1 July 2024

Time is the enemy of all bids. Here’s how to make the most of it…

BidVault’s Director of AI Strategy, David Haslewood, discusses how using AI to redress the balance between producing first drafts and response refinement can lead to increased win rates for bidders. 

If you’ve had the time to read through the forthcoming changes to the public procurement regime embodied in the Procurement Act 2023, you’ll understand that competitive procurement will continue to be utilised as the principal mechanism to ensure that the Public Sector achieves best value for contracts. As such, you’ll appreciate that bidding will remain a fundamental capability for any organisation seeking to compete for these contracts!

Any organisation that has been involved in bidding for contracts understands that it is both hard, particularly in terms of the associated organisational disruption, and costly in terms of resource and time; all of which could be invested to benefit your organisation in other ways.  I’ve therefore always encouraged clients to qualify potential bid opportunities based on three criteria – Winnability, Deliverability, and Profitability (or at least being sustainable for Public Sector clients). Whilst all three criteria are equally important, if you are not bidding to win then you are essentially gambling with your resources – there are no prizes for second place!

Successful bidding is more than just putting words and pictures onto a page to create standard ‘blurb’ to submit a ‘compliant’ tender. It’s about maximising competitive advantage in relation to the customer and opportunity. The emphasis is not on trying to convince a buyer to ‘choose’ your tender above everybody else’s, but instead trying to give the buyer no option than to select your organisation as the ‘preferred bidder’. This is done by convincing their evaluators to award maximum points to each individual response – ultimately, points mean prizes!

Fundamentally, this means articulating your value proposition in such a way that it can be easily understood in reference to the customer and opportunity. To do this, I always tell clients to ask themselves:

Additionally, as well as identifying and communicating specific value adds that you offer as a bidder, you must also ensure that your value proposition differentiates your products and services in relation to the competition.

When I’m facilitating a bid for a client, I always tell them that the winning bid is in their minds; my job is to facilitate a process and use my skills as a bid professional to articulate that on paper. I therefore do this using the following mechanisms:

Despite the advances in AI technology, I don’t believe it can (as yet at least) match the human brain in terms of emotional intelligence, particularly when trying to understand the buyer’s perspective, challenges, and aspirations. I therefore believe that the bid mechanisms above need to be implemented by a trained bid professional in consultation with the wider Bid Team featuring representatives from various functions within the organisation – Operations, HR, Finance, Sales, etc. However, the final part of the bid process is to generate content based on the storyboards that achieve the highest possible scores for each response, and this is what I believe presents somewhat of a ‘Kodak moment’ in the bidding industry.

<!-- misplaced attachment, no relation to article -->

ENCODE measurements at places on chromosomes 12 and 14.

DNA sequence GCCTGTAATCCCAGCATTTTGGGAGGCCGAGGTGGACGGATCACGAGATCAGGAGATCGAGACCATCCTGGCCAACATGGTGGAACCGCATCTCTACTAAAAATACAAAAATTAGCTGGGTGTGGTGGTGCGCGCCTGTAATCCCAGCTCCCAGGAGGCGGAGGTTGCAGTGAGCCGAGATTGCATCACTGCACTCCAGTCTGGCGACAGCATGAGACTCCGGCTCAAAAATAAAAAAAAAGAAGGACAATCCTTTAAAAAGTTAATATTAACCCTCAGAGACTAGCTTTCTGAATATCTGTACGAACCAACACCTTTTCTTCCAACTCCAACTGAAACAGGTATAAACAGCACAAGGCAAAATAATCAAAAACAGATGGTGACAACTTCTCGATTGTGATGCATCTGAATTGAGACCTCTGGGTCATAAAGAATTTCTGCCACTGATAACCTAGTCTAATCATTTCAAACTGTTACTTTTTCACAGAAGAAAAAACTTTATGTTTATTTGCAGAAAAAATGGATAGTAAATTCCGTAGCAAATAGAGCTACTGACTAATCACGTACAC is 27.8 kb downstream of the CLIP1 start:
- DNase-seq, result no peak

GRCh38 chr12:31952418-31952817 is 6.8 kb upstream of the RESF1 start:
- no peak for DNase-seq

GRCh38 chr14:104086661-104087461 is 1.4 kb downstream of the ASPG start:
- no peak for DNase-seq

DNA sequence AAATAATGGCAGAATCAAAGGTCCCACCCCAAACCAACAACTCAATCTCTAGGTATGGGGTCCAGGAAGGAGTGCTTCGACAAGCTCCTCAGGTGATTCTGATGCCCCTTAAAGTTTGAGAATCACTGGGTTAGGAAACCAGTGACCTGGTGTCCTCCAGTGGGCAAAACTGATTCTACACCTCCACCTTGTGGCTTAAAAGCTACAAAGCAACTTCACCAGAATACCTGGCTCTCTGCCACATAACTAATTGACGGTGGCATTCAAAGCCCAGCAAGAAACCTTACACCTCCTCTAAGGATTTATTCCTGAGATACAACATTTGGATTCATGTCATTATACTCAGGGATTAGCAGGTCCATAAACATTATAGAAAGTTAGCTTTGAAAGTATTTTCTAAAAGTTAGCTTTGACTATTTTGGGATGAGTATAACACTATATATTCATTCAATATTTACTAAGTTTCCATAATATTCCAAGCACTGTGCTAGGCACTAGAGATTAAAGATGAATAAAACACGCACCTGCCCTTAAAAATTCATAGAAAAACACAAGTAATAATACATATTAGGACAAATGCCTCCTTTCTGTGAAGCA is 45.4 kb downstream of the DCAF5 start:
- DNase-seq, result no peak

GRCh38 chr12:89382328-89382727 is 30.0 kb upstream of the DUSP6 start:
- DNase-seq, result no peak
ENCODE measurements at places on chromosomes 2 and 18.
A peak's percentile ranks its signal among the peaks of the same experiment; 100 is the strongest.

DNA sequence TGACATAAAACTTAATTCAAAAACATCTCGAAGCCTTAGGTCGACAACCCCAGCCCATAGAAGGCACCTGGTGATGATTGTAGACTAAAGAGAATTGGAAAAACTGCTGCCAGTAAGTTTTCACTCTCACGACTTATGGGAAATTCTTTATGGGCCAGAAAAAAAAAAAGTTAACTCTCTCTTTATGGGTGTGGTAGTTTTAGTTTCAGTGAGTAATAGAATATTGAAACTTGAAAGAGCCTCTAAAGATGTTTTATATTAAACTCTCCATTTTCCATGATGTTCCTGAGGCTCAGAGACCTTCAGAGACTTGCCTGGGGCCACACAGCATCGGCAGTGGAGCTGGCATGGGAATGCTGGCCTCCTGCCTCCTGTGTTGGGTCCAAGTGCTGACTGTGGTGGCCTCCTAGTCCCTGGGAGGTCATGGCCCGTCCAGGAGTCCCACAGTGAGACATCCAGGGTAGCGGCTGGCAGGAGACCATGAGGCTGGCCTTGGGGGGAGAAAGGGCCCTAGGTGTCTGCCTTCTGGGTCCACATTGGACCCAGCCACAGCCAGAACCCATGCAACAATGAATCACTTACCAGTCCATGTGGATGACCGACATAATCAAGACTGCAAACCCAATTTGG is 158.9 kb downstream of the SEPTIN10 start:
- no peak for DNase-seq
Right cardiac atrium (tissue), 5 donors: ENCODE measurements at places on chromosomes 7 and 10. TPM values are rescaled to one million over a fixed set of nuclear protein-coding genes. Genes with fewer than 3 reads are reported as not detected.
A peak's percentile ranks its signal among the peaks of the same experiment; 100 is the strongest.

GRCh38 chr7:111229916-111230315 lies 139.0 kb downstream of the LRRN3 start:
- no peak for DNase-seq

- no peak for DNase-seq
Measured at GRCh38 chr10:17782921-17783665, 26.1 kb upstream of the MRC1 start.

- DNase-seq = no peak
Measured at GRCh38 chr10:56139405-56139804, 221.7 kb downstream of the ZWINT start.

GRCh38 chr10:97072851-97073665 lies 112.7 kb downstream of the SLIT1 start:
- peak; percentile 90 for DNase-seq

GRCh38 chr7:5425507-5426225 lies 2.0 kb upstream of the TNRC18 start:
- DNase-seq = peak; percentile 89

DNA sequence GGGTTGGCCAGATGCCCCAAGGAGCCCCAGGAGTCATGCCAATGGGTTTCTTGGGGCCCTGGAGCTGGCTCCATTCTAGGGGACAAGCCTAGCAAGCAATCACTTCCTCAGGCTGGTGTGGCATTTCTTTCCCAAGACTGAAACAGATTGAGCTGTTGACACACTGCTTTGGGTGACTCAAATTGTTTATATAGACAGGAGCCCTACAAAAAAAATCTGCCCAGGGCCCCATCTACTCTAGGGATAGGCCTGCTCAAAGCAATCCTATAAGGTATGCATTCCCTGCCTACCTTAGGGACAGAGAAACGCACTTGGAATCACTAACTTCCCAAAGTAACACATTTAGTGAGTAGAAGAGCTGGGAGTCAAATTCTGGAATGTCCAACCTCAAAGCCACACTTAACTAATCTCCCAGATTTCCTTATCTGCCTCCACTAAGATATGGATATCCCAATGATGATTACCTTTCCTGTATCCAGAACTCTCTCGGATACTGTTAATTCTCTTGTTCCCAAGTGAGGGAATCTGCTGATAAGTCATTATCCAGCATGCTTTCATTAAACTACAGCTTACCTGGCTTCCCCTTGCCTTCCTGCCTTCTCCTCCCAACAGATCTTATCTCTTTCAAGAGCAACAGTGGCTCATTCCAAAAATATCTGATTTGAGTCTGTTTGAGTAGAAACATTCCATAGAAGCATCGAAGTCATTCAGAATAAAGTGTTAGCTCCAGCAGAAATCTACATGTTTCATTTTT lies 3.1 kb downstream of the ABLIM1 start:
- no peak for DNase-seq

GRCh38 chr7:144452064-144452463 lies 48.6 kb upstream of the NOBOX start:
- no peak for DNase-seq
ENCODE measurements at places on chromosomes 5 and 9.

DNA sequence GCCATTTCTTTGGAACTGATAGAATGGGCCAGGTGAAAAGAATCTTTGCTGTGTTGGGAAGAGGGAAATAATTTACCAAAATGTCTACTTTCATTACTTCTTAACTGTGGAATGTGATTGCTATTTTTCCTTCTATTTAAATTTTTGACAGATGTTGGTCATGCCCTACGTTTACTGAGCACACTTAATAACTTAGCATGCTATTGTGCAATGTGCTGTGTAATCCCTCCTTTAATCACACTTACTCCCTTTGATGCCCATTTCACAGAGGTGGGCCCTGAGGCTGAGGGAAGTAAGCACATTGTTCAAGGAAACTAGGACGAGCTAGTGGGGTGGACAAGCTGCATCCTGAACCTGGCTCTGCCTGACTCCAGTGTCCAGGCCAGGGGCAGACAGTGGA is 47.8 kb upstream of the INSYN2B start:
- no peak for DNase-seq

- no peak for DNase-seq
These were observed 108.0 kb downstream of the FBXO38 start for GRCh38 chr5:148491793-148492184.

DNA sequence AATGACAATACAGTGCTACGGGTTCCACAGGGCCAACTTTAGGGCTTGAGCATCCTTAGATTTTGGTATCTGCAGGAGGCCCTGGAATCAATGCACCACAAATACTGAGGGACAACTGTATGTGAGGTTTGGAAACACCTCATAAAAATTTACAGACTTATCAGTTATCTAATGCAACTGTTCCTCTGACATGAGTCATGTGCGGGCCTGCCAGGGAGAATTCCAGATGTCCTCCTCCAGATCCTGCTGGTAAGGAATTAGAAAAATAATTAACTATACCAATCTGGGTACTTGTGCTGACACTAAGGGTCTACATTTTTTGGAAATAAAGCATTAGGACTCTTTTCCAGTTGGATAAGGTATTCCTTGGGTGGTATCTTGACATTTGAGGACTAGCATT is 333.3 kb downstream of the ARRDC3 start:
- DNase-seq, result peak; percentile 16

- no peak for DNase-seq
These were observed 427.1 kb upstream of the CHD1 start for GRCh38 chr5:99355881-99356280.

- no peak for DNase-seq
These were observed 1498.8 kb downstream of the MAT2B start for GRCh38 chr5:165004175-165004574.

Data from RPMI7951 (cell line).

I’ll acknowledge that in my experience of using AI solutions currently in the market to generate bid responses, a human can word for word most likely produce superior content. However, in any bid THE most critical factor is time; that deadline is always looming and so you are always limited on the amount of time you have available to maximise the quality of responses. This is where AI comes into its own and why in my view it must be embraced if you want to remain competitive.

AI is a tool, and like any tool can in the hands of a skilled user not only save time, but also improve the quality of outputs. In bidding terms, it means maximising your Probability of Win (PWin) by redressing the balance of time between initial drafting of responses and their subsequent refinement to maximise scores awarded to each response.

A traditional non-AI approach to generating responses may have meant I would have had to spend up to 70% of my time available to get to first draft, leaving only 30% of time available for refinement in iterative drafts. Utilising AI means I am now spending much less time getting to first draft (down to even 30% of the time available). As such, I now have more time available to refine a client’s bid responses through iterative drafting, building in focussed elements that best describe their value proposition capitalising on their strengths and mitigating their weakness in relation to the buyer, the specific opportunity, competitors, and the client’s internal capabilities.  In doing so I am maximising their PWin by achieving superior quality scores awarded for each of their bid responses.

We here at Bidding Limited believe that AI is here to stay, and it will continue to evolve in the world of procurement – a view that is further recognised in the Procurement Policy Note (PPN 02/24 Improving Transparency of AI use in Procurement) issued by the Cabinet Office in March 2024. On that basis, we are doing everything we can to capitalise on this technological revolution on behalf of our clients to help maximise their PWin by using AI to redress the balance of time between initial drafting and response refinement.